Installing And Using OpenVZ On Debian Lenny (AMD64)

Version 1.1
Author: Falko Timme
Last edited 03/08/2009

In this HowTo I will describe how to prepare a Debian Lenny server for OpenVZ. With OpenVZ you can create multiple Virtual Private Servers (VPS) on the same hardware, similar to Xen and the Linux Vserver project. OpenVZ is the open-source branch of Virtuozzo, a commercial virtualization solution used by many providers that offer virtual servers. The OpenVZ kernel patch is licensed under the GPL license, and the user-level tools are under the QPL license.

This howto is meant as a practical guide; it does not cover the theoretical backgrounds. They are treated in a lot of other documents in the web.

This document comes without warranty of any kind! I want to say that this is not the only way of setting up such a system. There are many ways of achieving this goal but this is the way I take. I do not issue any guarantee that this will work for you!


1 Preliminary Note

I'm using an x86_64 (amd64) system here. If you are on an i386 system, a few commands will be slightly different - I have added annotations to that parts.


2 Installing OpenVZ

An OpenVZ kernel and the vzctl and vzquota packages are available in the Debian Lenny repositories, so we can install them as follows:

apt-get install linux-image-openvz-amd64 vzctl vzquota

(If you are on a i386 system, the kernel package is named linux-image-openvz-686.)

Create a symlink from /var/lib/vz to /vz to provide backward compatibility:

ln -s /var/lib/vz /vz

Open /etc/sysctl.conf and make sure that you have the following settings in it:

vi /etc/sysctl.conf

net.ipv4.conf.default.proxy_arp = 0
kernel.sysrq = 1
net.ipv4.conf.default.send_redirects = 1
net.ipv4.conf.all.send_redirects = 0

If you need to modify /etc/sysctl.conf, run

sysctl -p


The following step is important if the IP addresses of your virtual machines are from a different subnet than the host system's IP address. If you don't do this, networking will not work in the virtual machines!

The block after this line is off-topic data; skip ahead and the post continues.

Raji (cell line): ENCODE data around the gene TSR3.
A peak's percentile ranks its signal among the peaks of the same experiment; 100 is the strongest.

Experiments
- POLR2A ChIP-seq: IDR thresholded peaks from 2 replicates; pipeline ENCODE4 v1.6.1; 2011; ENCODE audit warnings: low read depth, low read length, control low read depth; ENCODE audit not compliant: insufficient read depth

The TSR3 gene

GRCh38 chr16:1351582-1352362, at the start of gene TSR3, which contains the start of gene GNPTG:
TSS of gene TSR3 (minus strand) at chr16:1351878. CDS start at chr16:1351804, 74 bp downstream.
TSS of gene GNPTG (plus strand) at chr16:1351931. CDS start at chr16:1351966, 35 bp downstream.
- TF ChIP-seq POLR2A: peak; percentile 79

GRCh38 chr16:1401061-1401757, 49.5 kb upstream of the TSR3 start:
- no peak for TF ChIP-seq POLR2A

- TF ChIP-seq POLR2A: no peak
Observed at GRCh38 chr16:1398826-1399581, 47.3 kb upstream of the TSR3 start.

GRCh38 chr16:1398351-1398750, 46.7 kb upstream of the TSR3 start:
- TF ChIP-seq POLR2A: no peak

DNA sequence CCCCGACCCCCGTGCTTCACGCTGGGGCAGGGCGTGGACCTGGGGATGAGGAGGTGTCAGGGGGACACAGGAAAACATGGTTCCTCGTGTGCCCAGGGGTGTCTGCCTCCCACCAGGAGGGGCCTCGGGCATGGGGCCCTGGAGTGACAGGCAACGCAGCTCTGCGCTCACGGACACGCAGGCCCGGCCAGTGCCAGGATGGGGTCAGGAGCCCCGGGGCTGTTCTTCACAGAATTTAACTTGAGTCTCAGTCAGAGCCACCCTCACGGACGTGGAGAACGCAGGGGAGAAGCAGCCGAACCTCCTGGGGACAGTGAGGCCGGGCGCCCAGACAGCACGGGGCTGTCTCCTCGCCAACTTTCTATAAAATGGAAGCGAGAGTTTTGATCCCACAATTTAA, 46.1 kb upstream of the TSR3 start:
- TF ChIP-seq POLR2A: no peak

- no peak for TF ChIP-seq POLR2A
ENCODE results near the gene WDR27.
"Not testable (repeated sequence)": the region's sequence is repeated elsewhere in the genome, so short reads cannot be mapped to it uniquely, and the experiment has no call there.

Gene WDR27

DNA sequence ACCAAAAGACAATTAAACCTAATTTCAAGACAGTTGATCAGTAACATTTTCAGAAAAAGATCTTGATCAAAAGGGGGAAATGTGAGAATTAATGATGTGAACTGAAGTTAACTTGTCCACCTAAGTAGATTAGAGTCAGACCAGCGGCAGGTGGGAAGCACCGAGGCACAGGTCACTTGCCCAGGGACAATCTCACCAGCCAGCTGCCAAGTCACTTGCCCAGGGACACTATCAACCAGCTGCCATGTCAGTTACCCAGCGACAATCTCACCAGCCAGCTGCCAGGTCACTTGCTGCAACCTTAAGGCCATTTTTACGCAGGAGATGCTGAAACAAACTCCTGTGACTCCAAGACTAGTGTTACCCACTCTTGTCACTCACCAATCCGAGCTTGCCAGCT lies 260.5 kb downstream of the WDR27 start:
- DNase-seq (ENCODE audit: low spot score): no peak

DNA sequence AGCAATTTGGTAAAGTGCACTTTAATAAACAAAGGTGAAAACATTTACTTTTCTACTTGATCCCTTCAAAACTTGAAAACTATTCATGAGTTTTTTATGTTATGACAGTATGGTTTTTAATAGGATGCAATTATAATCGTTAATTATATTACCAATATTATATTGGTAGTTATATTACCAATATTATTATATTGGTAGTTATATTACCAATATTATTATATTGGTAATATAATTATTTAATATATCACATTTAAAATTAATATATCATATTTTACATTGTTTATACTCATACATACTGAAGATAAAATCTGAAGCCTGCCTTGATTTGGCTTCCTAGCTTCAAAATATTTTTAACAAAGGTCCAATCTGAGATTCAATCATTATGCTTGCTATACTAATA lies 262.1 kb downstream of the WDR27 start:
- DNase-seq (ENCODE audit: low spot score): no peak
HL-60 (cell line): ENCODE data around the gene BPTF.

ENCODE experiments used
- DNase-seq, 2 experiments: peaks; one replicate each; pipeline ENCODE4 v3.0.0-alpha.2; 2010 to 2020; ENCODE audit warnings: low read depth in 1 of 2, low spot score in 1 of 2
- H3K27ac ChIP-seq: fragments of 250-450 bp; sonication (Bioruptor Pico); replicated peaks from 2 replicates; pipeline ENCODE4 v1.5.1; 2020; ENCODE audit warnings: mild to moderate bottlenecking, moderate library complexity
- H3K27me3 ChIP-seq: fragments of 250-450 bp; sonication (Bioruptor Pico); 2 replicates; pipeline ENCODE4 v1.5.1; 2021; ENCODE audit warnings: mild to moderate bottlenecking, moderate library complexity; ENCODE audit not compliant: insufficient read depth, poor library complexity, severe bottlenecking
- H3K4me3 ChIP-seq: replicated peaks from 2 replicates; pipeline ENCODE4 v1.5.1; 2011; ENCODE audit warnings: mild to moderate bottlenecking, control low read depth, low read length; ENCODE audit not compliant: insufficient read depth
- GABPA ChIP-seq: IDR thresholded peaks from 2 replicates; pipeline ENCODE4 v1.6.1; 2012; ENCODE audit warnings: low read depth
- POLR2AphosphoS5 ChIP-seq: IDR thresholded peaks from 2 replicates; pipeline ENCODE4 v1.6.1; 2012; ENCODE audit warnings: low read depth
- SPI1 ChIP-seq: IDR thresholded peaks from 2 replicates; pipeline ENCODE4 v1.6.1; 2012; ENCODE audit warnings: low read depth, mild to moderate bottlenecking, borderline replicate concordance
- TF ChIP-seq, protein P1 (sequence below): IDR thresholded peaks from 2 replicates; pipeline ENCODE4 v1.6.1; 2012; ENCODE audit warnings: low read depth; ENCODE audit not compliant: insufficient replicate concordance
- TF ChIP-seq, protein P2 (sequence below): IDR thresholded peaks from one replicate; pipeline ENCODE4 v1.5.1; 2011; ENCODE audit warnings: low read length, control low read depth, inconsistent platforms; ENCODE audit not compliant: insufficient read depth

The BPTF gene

Open /etc/vz/vz.conf and set NEIGHBOUR_DEVS to all:

vi /etc/vz/vz.conf

# Controls which interfaces to send ARP requests and modify APR tables on.

I also want to install the package vzdump which is not available in the Debian Lenny repositories - fortunately there's a .deb package available on First we install the package cstream on which vzdump is depending:

apt-get install cstream

Then we install vzdump as follows:

dpkg -i vzdump_1.1-1_all.deb

Finally, reboot the system:


If your system reboots without problems, then everything is fine!


uname -r

and your new OpenVZ kernel should show up:

server1:~# uname -r

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4 Comment(s)

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From: tmu at: 2010-07-06 08:40:57

The link for vzdump is broken


dpkg -i vzdump_1.2-4_all.deb

for me need to install also:

aptitude install liblockfile-simple-perl

From: Anonymous at: 2009-04-26 18:31:06

Instead of editing the /etc/apt/source.list file, it would be better to create a file openvz-lenny.list in /etc/apt/sources.list.d/

The content of openvz-lenny.list could then be this:

# Add repository for Open VZ for Lenny

deb lenny openvz

# eof

You might even create the file and then just ask the user to do a

wget URL/openvz-lenny.list

and then let them copy it to /etc/apt/sources.list.d/ instead.

From: Quasimodo's clone at: 2009-04-04 03:42:10

Using the host part of the IP address in the VEID is a good idea, but it isn't mentioned in this tutorial, that the range from 0 to 100 is reserved for OpenVZ internal purposes. Actually theres only the VEID 0 in use, representing the hardware node itself, however, in future versions the use of reserved IDs could result in colisions.
See man vzctl and documentation.

You should use for IP address the VEID 1034 and for 1101 instead of only 3 digits since there are host part numbers below 101 or you just count from 101 upward independent of the IP. Also you can NOT use IDs starting with 0, since the values are reduced to integers. So it wouldn't be a good idea to use 0034 and 0101.


From: Daniel Vazart at: 2009-08-27 14:59:35

*** Pay attention ! ***

The pakage linux-image-openvz-amd64 it's a meta package that will install linux-image-2.6.26-2-openvz-amd64 kernel, this version it's an unstable branch of OpenVZ that not includes some parametres like --cpus and --cpulimit for more information take a look at :